A. Crepel, B. Thienpont, F. Martella, Z. Tumer, A. Vogels, J. Fryns, J. R. Vermeesch, K. Devriendt
Background Autosomal dominant non‐syndromic microcephaly is a rare and heterogenous condition of unknown genetic etiology. However, chromosomal imbalances that have repeatedly been associated with microcephaly may offer a way to identify novel genes for non‐syndromic microcephaly. One such region is 5q35.2. Microdeletions in 5q35.2 including the gene NKX2.5 are associated to congenital heart defects and microcephaly. Since mutations in NKX2.5 are causal for congenital heart defects but are never associated with microcephaly, 5q35.2 deletions cause a contiguous gene deletion syndrome. Thus, in this chromosomal region a gene or regulatory element associated to dominant microcephaly is present. Methods We present a unique family where a balanced translocation t(5;18)(q35.2;q22.3) segregates with microcephaly in 4 out of 7 carriers. Fine mapping of the breakpoints was performed by use of 1 Mb BAC/PAC array Comparative Genome Hybridisation (array‐CGH), Fluorescent In Situ Hybridisation (FISH) and consecutive rounds of quantitative Real Time PCR (qRT‐PCR). Rigorous gene expression studies of all genes within a 4Mb region flanking the intergenic breakpoint on chromosome 5q35.2 were carried out on EBV‐transformed lymphoblastoid cell‐lines from 5 carriers by means of qRT‐PCR. Results Fine mapping of the breakpoints revealed that the breakpoint on chromosome 5q35.2 was located in an intergenic region previously associated with non‐syndromic microcephaly. Of the 27 genes in this region, only 11 revealed a reliably detectable expression pattern in these cells. However, in contrast to a positive control carrying a deletion in the region, for none of these genes, a significantly altered expression was observed. Conclusions The clinical and genetic findings support the observation that chromosome region 5q35.2 harbors a gene implicated in microcephaly, but also illustrate the limitations of the use of EBV‐transformed lymphoblastoid cell‐lines in expression studies of genes involved in brain growth.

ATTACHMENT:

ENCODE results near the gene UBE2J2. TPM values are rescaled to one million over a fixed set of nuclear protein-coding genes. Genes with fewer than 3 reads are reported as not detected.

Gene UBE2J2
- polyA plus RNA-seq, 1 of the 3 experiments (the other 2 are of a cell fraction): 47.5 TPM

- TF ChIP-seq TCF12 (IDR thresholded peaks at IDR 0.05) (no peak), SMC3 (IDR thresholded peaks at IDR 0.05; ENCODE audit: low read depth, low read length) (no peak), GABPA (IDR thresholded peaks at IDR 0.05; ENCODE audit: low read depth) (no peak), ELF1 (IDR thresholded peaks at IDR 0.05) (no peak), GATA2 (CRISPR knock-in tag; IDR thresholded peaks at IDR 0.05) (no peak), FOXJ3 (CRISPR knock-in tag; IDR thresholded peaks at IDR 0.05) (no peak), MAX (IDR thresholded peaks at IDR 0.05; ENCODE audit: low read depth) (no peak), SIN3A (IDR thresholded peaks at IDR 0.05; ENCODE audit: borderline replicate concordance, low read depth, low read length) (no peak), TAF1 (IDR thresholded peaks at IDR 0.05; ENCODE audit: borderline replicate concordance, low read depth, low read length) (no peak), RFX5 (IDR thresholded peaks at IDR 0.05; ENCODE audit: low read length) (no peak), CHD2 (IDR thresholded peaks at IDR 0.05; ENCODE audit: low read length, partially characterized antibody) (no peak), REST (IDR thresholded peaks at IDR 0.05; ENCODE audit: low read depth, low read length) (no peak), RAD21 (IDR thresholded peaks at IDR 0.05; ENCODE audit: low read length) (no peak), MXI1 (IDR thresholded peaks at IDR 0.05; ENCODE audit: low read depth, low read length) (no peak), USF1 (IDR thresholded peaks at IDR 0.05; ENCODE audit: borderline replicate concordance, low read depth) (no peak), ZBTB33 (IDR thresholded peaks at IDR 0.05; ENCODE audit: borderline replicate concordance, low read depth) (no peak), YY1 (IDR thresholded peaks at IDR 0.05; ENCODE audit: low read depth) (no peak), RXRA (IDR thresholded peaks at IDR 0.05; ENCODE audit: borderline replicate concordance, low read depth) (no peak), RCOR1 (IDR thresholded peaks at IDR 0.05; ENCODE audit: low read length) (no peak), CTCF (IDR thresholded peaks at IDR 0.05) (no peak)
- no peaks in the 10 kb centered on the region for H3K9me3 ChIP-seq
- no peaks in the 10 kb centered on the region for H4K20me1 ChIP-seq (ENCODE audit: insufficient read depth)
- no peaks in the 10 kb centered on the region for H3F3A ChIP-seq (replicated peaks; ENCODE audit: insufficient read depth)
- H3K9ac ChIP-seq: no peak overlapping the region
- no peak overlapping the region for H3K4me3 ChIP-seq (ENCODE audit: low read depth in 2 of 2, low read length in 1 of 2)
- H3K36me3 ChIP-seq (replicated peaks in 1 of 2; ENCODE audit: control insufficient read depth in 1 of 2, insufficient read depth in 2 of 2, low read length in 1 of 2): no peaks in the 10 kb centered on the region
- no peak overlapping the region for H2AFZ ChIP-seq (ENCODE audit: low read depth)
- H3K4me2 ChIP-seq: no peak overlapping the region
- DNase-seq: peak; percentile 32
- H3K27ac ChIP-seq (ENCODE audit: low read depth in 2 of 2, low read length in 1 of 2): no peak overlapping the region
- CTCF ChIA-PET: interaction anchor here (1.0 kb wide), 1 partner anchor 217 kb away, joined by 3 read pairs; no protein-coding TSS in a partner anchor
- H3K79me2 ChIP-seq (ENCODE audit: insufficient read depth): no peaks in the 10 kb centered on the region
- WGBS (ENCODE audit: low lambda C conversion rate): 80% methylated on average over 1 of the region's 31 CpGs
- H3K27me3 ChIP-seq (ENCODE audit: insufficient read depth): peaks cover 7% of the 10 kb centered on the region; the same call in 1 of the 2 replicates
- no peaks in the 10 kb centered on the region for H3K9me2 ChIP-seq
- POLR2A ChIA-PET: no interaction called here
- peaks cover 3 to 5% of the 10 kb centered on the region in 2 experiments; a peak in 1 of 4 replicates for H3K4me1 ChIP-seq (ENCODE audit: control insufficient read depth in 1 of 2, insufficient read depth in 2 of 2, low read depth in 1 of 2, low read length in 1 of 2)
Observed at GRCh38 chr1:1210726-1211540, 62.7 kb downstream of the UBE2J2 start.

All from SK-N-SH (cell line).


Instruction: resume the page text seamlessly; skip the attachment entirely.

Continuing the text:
Gene expression data, k‐mean algorithm, t‐test
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